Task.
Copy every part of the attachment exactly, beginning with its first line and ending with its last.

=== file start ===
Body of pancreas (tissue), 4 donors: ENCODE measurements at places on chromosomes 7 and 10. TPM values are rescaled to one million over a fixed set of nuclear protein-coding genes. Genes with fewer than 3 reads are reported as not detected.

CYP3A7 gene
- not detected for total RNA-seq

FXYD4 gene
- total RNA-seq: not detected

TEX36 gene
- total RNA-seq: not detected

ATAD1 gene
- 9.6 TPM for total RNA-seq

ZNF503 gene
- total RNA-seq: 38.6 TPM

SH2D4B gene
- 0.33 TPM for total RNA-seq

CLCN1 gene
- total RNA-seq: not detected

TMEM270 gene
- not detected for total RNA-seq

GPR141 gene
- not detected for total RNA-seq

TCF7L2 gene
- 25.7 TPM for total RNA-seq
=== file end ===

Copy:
Body of pancreas (tissue), 4 donors: ENCODE measurements at places on chromosomes 7 and 10. TPM values are rescaled to one million over a fixed set of nuclear protein-coding genes. Genes with fewer than 3 reads are reported as not detected.

CYP3A7 gene
- not detected for total RNA-seq

FXYD4 gene
- total RNA-seq: not detected

TEX36 gene
- total RNA-seq: not detected

ATAD1 gene
- 9.6 TPM for total RNA-seq

ZNF503 gene
- total RNA-seq: 38.6 TPM

SH2D4B gene
- 0.33 TPM for total RNA-seq

CLCN1 gene
- total RNA-seq: not detected

TMEM270 gene
- not detected for total RNA-seq

GPR141 gene
- not detected for total RNA-seq

TCF7L2 gene
- 25.7 TPM for total RNA-seq